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Mayor Rob Adams wants residents of Sedona to know that despite rumors, innuendo, gossip and even conspiracy theories, the city is doing fine financially. In fact, compared to most cities in the state, it’s doing better than just fine.

Sedona Mayor Rob Adams“A lot of people don’t understand the numbers,” Adams said in regard to the city’s current budget. “It’s frustrating when you hear or see people put numbers out there that aren’t accurate. Or you have those conspiracy theorists who think the city is hiding something.”

City Manager Tim Ernster agreed. “A lot of people are reading the editorial pages and assume what they’re reading in the letters to the editor is always true,” he said. “That’s how the wrong information gets spread. A lot of these same people don’t attend City Council meetings and are not very well informed.”

For the full story, see the Wednesday, July 31, edition of the Sedona Red Rock News.

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  • John Balla

    It's unfortunate that the entire story is not included here. I heard about this piece but the Wednesday edition is already off the newsstands. Is there a way to provide the entire story here? I ask because I am the author of some recent online OpEds and would like to know whether or not these accusations apply to me.

    I would, however, like to make a couple of points. In large part, these OpEds lead to productive and civilized discussion. Many, myself included, are willing to admit it if we are in error as we trudge down the road toward trying to discover the truth.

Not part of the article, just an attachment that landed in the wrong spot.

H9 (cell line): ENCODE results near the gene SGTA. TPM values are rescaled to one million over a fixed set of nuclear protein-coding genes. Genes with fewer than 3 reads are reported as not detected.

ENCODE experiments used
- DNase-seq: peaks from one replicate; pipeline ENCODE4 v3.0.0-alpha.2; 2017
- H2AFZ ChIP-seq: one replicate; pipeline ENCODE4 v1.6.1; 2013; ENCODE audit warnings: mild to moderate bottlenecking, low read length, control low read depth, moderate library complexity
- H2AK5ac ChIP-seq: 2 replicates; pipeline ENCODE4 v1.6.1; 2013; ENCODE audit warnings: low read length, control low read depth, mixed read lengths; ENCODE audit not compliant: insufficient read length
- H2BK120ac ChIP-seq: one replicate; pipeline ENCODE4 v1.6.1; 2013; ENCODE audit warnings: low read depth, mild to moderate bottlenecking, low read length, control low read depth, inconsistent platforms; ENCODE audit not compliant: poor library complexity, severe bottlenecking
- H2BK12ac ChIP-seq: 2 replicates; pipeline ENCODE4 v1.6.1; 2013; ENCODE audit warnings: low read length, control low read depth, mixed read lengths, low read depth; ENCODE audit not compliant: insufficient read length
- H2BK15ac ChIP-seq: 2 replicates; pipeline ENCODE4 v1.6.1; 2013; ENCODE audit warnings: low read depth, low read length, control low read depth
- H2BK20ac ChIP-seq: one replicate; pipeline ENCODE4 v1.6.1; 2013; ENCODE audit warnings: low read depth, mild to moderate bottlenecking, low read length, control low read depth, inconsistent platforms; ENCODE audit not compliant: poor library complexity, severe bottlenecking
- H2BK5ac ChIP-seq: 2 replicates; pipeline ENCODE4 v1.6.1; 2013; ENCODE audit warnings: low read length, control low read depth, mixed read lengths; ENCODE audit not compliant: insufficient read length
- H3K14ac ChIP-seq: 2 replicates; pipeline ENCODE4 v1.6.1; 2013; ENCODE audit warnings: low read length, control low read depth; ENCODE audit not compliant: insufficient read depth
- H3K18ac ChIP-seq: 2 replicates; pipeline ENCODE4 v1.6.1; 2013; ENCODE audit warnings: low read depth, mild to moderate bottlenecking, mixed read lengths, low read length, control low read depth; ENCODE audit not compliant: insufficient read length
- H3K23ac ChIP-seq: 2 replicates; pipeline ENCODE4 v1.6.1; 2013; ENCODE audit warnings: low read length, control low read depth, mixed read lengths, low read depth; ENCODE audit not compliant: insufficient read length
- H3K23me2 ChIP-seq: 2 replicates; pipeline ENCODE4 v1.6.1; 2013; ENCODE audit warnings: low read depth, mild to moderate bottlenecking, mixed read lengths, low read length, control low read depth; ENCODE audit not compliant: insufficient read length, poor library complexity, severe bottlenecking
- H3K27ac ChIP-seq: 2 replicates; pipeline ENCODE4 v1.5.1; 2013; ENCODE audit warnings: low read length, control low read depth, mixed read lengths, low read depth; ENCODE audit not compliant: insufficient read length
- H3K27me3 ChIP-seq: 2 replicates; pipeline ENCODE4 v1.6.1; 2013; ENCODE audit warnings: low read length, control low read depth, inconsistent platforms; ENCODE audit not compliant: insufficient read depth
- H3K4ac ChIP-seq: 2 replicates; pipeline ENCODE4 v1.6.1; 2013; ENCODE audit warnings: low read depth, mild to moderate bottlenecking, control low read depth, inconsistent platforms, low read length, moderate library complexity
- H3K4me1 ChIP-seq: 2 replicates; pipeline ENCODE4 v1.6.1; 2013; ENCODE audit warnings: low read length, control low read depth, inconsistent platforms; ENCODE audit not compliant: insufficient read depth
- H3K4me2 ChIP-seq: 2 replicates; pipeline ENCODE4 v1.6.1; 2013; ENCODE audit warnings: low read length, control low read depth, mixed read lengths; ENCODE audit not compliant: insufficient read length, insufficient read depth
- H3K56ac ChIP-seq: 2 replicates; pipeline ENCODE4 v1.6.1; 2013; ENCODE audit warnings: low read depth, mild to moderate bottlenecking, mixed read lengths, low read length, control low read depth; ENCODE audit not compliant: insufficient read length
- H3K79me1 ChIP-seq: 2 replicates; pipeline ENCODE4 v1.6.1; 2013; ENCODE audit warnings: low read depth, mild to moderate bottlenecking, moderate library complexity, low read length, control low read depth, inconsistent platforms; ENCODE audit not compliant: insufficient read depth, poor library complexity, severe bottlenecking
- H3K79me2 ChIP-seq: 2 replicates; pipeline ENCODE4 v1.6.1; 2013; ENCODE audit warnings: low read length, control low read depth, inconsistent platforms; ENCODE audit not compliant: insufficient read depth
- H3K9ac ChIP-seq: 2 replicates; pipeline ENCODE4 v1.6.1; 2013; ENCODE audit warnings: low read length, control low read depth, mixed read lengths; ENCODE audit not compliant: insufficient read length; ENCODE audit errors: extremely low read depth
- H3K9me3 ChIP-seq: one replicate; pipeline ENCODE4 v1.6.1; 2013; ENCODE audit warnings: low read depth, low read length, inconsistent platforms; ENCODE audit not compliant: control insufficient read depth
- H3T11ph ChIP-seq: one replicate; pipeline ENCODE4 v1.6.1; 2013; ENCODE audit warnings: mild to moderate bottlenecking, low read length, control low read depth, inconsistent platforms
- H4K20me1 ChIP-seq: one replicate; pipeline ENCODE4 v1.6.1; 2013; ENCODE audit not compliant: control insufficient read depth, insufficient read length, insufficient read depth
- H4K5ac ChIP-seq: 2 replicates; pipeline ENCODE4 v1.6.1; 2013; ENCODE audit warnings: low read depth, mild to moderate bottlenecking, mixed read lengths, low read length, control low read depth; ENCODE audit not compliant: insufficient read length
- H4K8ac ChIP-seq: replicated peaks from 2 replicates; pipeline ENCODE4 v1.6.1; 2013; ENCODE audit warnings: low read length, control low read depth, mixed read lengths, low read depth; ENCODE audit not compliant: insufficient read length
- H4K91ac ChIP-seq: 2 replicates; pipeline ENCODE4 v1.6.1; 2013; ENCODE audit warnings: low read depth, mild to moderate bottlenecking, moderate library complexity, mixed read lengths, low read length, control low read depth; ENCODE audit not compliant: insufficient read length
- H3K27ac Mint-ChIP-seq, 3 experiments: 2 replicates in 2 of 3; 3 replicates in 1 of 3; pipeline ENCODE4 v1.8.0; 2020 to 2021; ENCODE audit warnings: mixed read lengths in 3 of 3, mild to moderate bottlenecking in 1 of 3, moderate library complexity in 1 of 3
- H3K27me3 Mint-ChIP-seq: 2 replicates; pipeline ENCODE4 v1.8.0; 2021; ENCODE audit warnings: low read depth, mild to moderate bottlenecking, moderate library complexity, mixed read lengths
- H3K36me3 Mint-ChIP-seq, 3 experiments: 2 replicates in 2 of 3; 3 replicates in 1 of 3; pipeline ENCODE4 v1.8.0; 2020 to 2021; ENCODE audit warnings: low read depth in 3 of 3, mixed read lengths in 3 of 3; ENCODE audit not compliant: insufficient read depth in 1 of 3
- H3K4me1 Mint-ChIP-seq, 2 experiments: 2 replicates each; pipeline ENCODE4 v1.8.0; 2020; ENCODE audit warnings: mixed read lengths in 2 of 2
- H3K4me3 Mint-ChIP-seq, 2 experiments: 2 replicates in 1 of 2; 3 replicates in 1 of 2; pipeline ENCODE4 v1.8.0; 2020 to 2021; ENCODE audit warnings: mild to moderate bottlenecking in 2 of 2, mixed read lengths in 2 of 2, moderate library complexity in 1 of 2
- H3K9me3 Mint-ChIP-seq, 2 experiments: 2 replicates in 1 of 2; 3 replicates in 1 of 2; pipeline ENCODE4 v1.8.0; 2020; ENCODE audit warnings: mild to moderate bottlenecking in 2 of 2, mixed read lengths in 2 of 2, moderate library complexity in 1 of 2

It's fair to say that "no one" has a monopoly on the facts. To say otherwise lends itself to hubris and arrogance.

    Also note that these discussion threads are open to the public, and many issues that arise are best answered by those they are directly addressed to; mainly our public officials. Yet I haven't seen any engagement here. Lots of Sedona's citizens are reasonable and frustrated at the same time. It would really be most productive, and constructive, if our city officials would engage with the online community instead of besmirching it, for there are some really good ideas being discussed; some really good solutions too, not just complaining and ranting.

    Anyway, that option remains open.

    As a side note, one does not need to attend a City Council meeting to be informed. All meetings our broadcasted live on Channel 4. So I feel it is safe to say that the City Manager's quote at the very end of the story (above) is a bit disingenuous.

  • Jean Jenks

    What a hoot! The City is discussing fleecing property owners via General Obligation Bonds or Special Improvement Districts because "the City is doing well financially?"

    Referring to the Mayor's statement about a lot of people not understanding the numbers, during the July 31st Council Meeting the Mayor didn't even know the City's $51 million in bonded indebtedness is 100% in the form of sales tax revenue bonds. He thought G.O. Bonds were mixed in.

    The City's 4-page, 10-Year Capital Improvement Program list of projects (CIP) has not been prioritized--only categorized. No surprise. Thus they are spending several million on non-essential, non-WW projects this year alone. The City has the ability to self-finance the $20.29 million in drainage projects for which they are considering resorting to the use of G.O. Bonds over a ten-year period.

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